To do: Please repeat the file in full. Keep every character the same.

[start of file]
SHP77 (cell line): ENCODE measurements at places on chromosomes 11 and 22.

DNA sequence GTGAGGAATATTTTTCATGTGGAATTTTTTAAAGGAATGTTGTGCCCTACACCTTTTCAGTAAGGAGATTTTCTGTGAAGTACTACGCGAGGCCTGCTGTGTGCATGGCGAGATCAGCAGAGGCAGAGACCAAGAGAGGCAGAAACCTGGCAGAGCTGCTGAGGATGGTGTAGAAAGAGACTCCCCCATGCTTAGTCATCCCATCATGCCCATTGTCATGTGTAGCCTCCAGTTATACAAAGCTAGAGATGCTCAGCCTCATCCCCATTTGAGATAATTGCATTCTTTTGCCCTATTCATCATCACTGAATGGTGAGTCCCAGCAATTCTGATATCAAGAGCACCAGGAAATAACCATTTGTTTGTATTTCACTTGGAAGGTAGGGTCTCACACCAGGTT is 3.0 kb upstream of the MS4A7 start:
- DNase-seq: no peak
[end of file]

SHP77 (cell line): ENCODE measurements at places on chromosomes 11 and 22.

DNA sequence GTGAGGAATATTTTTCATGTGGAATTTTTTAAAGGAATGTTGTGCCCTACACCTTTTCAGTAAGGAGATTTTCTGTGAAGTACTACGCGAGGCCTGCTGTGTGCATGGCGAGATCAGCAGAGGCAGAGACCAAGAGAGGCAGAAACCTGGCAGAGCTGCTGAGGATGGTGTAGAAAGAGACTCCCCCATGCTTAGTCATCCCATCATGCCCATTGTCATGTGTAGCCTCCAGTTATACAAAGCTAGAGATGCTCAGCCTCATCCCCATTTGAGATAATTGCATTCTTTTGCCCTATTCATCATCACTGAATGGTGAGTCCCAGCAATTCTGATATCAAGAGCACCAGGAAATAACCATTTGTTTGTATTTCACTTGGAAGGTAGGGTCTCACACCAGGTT is 3.0 kb upstream of the MS4A7 start:
- DNase-seq: no peak